Shelves of ice, hundreds of metres thick, breaking into thousands of small icebergs that melt away in just a few days. This is not a scene from a disaster movie, but actually happened in the Antarctic in 1995 and 2002.
Bardarbunga, (Bárðarbunga) in Iceland, one of the largest volcanoes in Europe and located beneath the biggest glacier in Europe, became active again in mid-August. For several years now, DLR researchers have been keeping a close eye on Bardarbunga and the system of volcanoes associated with it – an enormous network of subterranean magma channels, vents and craters.
Kiritimati atoll is a unique place – here, major European cities or entire countries become tiny hamlets, and where you might find that Paris is abandoned, 235 people live in Poland and London has about 1829 inhabitants.
2153 mirrors twist and turn at DLR Experimental Solar Thermal Power Plant in Jülich, directing sunlight onto a 22-square-metre receiver. TerraSAR-X, the German radar satellite operated by DLR, can also detect the mirrors as they follow the Sun – from more than 500 kilometres above Earth.
Captain William Mynors was not particularly creative as he sailed past a remote island in the Indian Ocean on the 'Royal Mary', a ship belonging to the British East India Company, on 25 December 1643.
Glasses are rattling on the shelves and the ground is rumbling – since January 2011 the earth under the Santorini volcano has been stirring. Most of the time, it is barely noticeable, but every now and then the inhabitants notice small tremors jolting the volcanic archipelago.
Clouds, darkness, rain – the radar 'vision' of TerraSAR-X is unaffected by these conditions. Dark and light areas contrast clearly in this image, acquired by the German Aerospace Center's (DLR) TerraSAR-X satellite.
A mere 10 kilometres separate John O'Groats, at the northernmost tip of the Scottish mainland, and South Ronaldsay, in the Orkney Islands. What passengers on the ferries directly experience can also be observed from space by the German Aerospace Center (Deutsches Zentrum für Luft- und Raumfahrt; DLR) TanDEM-X and TerraSAR-X satellite duo; in the Pentland Firth, the water flows at great speed, often causing a rough crossing.
Ice and snow can be colourful – at least when seen through the 'eyes' of the German Aerospace Center's (DLR) TerraSAR-X radar satellite. The radar signals are able to penetrate the snow cover to a depth of one metre – and the subsurface reflects the pulse in different ways.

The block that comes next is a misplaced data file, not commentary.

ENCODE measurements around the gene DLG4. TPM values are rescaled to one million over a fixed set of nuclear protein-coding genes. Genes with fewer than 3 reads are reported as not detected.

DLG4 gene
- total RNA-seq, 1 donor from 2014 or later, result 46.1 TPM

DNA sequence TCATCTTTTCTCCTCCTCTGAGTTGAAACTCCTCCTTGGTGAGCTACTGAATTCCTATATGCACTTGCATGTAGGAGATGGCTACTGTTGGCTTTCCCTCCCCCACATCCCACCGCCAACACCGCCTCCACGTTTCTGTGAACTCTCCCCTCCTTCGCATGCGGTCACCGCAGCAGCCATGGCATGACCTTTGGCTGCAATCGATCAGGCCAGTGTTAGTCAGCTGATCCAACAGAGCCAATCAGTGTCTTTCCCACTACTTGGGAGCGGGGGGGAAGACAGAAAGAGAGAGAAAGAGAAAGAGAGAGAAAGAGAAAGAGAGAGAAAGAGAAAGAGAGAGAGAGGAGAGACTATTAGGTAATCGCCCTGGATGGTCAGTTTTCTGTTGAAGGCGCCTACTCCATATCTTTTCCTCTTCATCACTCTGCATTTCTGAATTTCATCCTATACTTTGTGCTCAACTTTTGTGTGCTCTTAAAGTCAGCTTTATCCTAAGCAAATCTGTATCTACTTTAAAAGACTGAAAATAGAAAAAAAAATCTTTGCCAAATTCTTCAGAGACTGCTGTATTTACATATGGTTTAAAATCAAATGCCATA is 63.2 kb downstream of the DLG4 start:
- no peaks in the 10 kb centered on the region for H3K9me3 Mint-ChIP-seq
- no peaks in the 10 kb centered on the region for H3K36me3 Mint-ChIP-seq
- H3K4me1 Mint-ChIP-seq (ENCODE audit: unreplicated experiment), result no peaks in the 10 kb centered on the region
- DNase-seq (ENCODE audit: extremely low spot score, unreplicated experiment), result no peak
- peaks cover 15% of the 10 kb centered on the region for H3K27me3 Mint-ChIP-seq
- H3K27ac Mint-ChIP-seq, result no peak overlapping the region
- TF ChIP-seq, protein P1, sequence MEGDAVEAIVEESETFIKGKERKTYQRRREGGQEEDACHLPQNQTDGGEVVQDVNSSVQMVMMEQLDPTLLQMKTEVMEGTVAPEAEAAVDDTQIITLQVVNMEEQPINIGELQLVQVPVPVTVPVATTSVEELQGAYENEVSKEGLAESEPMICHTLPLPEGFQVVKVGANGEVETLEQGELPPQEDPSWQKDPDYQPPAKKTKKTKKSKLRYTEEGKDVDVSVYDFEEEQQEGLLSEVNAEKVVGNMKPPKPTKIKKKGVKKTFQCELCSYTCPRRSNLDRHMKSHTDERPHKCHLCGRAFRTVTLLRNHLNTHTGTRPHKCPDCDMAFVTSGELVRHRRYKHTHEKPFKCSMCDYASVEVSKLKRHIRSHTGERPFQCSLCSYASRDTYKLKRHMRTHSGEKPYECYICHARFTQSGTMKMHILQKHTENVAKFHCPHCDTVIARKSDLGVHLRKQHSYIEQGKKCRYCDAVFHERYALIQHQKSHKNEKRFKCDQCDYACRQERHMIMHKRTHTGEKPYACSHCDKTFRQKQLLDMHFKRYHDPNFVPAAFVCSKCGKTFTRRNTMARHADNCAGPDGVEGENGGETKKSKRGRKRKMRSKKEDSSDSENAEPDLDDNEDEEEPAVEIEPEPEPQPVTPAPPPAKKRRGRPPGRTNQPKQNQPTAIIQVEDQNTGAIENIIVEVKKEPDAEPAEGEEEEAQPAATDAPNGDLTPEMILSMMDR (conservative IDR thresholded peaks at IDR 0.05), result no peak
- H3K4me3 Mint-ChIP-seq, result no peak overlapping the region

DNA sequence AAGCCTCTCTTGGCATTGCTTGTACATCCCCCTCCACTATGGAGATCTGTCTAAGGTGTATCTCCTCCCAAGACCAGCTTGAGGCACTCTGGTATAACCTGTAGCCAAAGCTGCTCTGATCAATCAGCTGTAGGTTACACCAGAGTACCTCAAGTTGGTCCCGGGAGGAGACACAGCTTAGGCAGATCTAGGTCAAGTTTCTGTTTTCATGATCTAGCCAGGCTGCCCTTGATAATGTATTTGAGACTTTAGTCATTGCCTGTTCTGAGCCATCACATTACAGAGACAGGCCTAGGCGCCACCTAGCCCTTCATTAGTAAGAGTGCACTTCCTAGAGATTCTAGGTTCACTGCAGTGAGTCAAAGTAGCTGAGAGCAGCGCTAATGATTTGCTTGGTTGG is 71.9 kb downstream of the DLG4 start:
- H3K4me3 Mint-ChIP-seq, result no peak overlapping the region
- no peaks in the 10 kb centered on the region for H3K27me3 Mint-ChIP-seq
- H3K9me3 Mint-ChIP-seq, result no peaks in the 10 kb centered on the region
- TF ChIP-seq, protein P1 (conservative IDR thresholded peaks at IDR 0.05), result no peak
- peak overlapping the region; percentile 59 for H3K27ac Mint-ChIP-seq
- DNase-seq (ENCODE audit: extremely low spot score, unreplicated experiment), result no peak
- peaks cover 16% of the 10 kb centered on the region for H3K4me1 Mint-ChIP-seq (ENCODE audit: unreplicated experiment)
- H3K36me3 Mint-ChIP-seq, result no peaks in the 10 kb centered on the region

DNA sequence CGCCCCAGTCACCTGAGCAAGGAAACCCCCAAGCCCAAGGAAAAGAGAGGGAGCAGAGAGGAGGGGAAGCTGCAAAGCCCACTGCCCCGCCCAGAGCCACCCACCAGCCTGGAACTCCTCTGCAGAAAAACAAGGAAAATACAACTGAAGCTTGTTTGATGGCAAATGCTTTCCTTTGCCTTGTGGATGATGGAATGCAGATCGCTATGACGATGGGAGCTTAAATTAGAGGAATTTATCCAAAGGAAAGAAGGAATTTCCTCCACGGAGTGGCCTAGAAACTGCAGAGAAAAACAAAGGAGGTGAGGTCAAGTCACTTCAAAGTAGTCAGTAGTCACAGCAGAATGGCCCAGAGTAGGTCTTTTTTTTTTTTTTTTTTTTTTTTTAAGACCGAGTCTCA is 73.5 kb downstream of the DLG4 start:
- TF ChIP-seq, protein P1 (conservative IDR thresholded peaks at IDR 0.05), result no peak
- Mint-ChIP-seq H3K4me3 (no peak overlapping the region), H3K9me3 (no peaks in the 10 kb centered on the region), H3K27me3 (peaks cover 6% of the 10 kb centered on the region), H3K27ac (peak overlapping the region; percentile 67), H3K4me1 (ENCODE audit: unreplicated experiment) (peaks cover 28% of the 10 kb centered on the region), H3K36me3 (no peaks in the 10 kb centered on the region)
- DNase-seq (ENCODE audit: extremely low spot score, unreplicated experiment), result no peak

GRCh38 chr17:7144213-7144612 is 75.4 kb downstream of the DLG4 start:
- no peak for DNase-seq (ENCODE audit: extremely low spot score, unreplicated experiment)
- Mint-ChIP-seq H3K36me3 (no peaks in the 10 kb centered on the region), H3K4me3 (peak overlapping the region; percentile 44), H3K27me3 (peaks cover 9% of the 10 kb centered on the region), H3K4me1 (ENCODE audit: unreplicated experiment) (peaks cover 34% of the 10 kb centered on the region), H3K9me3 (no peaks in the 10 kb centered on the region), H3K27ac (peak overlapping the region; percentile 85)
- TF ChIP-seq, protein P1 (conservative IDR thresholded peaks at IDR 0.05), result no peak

Viewed from above, the US 'Burning Man' festival resembles a spider web. In October and September 2011, the TerraSAR-X radar satellite, operated by DLR, acquired some impressive images of the festival and its setup process.
When a series of images acquired with the German radar satellite TerraSAR-X – operated by DLR – are combined into a sequence, the result is truly amazing; even gas storage tanks can have an eventful life of their own. The position of their covers reveals the amount of gas in the tanks; as it varies over time, TerraSAR-X gazes down at the bobbing of the gas tank covers in the Italian Porto Marghera.
The crater of the Chilean volcano Puyehue displays a striking, circular outline in this image from the German Aerospace Center (DLR) TerraSAR-X satellite – so this was not the culprit when a volcano in the southern Andes erupted on 4 June 2011. Instead, as the images from the German radar satellite show for the first time, the new eruption centre lies 6.7 kilometres further to the northwest, in the Cordón Caulle region.
Nobody knows exactly how many people live in Istanbul, but there are thought to be about 15 million inhabitants of this city on two continents. Images from the German Aerospace Center (DLR) TerraSAR-X radar satellite are giving urban planners a more accurate view of something slightly different – how much the city on the Bosphorus has spread out recentlyreitet.
If the city of Bonn were located on the edge of the Fimbul Ice Shelf, in the Antarctic, its inhabitants would now be embarking on a journey through the Antarctic Circumpolar Current. An iceberg the size of Bonn – with a surface area of 120 square kilometres – has calved in the Atlantic. Glaciologists at Hamburg University's Climate Campus have been using the German Aerospace Center (DLR) radar satellite, TerraSAR-X, to observe the area from an altitude of 500 kilometres and gain a better understanding of how icebergs like this will calve in the future.